What should you do?
Here's one trick: Open up a newspaper or go online to a news site and look at the people in the news stories. As you look at each person or read their name, ask yourself – does this person know what I know about “X?” In almost every case the answer is a resounding “no.” See? You are an expert, you know more than 97% of people out there on your topic, and you need to stop doubting yourself and just get back to work.
Remember to follow your outline. If you find yourself diverging from the outline, change the outline to see if your new track is going to work. If it's not, go back to the original outline.
Let's say you're writing about how to grow organic vegetables on tiny pieces of land. You find yourself writing an unexpected chapter on a method that isn't compatible with organic gardening – does it fit in your outline? Doubtful. It might work in a non-organic info product, and so you set it aside for another time. But what if the new chapter is on growing organic flowers? You might place that somewhere in your outline, perhaps near the end. Or it might become an entirely separate bonus.
Add graphs, pictures, and illustrations anywhere it will help to illustrate what you're teaching. It's just easier for people to learn when they can see what you're talking about. Plus good visuals work just like a headline, in that it grabs attention and gets people reading. So don't be afraid to use plenty of visuals so long as each one helps in conveying what you want to say.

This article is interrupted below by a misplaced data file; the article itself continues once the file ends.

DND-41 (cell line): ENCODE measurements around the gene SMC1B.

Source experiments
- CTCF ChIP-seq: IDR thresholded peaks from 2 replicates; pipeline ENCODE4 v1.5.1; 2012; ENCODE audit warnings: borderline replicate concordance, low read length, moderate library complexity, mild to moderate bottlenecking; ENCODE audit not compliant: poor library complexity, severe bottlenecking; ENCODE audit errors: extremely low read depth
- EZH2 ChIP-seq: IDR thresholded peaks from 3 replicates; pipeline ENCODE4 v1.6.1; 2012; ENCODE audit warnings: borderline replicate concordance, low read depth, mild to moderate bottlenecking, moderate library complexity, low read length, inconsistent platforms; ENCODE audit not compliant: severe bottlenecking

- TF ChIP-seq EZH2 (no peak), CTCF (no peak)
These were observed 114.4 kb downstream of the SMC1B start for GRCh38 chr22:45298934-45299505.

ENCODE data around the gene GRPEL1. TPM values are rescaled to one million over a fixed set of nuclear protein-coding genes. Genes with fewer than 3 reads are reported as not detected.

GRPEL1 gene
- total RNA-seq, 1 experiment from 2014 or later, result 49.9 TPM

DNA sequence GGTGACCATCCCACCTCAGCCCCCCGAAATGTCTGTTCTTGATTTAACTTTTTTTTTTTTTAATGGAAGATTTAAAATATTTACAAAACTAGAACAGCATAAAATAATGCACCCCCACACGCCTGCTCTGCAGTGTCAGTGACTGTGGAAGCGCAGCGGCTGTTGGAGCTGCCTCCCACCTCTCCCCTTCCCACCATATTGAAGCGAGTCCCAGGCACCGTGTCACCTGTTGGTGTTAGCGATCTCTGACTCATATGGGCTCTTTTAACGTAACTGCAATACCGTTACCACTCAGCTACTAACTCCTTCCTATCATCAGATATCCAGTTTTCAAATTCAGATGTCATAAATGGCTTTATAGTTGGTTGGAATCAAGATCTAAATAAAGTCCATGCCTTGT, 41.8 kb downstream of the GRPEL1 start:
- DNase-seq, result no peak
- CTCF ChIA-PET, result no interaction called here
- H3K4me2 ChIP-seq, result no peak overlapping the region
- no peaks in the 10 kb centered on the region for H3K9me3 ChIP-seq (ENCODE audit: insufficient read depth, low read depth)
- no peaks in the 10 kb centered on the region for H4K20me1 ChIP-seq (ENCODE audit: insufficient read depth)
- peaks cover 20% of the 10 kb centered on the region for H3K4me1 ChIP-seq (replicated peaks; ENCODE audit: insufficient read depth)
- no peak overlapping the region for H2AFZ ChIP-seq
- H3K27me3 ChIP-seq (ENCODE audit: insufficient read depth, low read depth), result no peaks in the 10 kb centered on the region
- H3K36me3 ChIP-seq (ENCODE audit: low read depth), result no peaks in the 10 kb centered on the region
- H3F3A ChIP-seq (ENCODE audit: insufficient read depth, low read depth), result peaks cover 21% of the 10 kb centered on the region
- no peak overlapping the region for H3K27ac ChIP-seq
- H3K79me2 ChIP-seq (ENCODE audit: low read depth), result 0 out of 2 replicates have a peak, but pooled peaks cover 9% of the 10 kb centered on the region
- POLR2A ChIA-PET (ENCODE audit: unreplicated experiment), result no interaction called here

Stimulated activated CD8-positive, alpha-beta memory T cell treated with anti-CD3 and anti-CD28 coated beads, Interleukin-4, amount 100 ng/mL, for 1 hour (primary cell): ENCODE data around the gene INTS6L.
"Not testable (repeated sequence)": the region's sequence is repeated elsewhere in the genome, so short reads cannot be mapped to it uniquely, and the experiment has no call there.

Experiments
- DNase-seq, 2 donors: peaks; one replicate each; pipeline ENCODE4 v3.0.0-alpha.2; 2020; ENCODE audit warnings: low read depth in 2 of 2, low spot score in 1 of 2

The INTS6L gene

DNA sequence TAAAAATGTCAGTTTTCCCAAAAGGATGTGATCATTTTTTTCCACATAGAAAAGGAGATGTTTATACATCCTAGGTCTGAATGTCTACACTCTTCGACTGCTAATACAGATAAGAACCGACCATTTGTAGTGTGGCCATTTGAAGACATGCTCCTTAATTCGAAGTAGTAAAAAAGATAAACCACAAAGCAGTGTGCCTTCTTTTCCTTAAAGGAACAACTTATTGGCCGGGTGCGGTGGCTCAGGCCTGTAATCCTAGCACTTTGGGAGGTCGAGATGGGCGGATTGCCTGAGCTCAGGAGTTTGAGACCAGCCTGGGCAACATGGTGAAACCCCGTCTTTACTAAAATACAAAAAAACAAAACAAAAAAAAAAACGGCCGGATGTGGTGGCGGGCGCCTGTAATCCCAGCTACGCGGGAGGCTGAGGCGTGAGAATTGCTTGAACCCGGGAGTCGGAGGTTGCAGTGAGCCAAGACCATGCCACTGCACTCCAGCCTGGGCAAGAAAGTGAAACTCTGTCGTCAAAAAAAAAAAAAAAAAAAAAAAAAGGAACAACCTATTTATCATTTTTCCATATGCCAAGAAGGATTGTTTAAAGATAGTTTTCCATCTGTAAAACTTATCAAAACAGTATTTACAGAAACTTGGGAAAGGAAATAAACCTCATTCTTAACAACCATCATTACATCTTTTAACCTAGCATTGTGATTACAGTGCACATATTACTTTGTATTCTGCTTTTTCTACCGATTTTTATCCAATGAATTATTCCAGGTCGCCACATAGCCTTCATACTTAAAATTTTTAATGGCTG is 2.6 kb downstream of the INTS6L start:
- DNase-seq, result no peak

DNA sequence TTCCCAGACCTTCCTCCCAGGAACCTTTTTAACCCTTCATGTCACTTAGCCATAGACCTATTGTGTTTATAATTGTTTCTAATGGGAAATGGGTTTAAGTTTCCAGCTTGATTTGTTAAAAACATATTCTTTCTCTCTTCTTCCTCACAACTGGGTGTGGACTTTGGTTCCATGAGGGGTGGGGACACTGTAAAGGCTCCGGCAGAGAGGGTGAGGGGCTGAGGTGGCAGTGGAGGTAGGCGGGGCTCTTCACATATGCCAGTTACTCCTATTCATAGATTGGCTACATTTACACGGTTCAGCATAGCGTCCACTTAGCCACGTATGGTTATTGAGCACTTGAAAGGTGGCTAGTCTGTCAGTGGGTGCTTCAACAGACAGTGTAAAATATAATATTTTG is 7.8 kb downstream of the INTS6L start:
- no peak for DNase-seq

Edit your product. If you can, when you're done writing you should set it aside for 24 – 48 hours and then come back and edit it. As you read it, look for anything that might be difficult to understand and either reword it or elaborate on the point to make it crystal clear. Any language that is confusing should be eliminated. And if you've found that you rambled on about something irrelevant, by all means, get rid of it.
Tips for editing: Imagine you're the intended audience reading your work for the first time. Would the reader understand what you're saying? Would they be riveted or bored? Is there stuff missing?
Trim long sentences to 25 words or less. Lose the long words and phrases and replace them with short, to the point words. Break up your text into small, manageable pieces with spaces in between.
Choose a layout for your ebook. Entire books have been written simply on how to layout a book, so instead of trying to cover it here, I'm going to refer you to an expertly written article for some free advice... http://www.thatscreativeebookdesign.com/design-and-layout-of-your-ebook
Go into Beta. That is, choose a small handful of people to show your book to, and get their feedback. Also, do another read-through and look for typos and changes you want to make. Based on the feedback, make any necessary changes.
Sit back. Relax. You've just created a killer info product.
Don't relax for long – now it's time to get it into the marketplace. Write your sales letter, add bonuses, contact affiliates, email your list – you know the drill.
Rinse and repeat. Every time you make an info product it should get a little bit easier because you've done it before. In fact, don't be surprised if product ideas start popping up everywhere – you are, after all, now a bonafide product creator!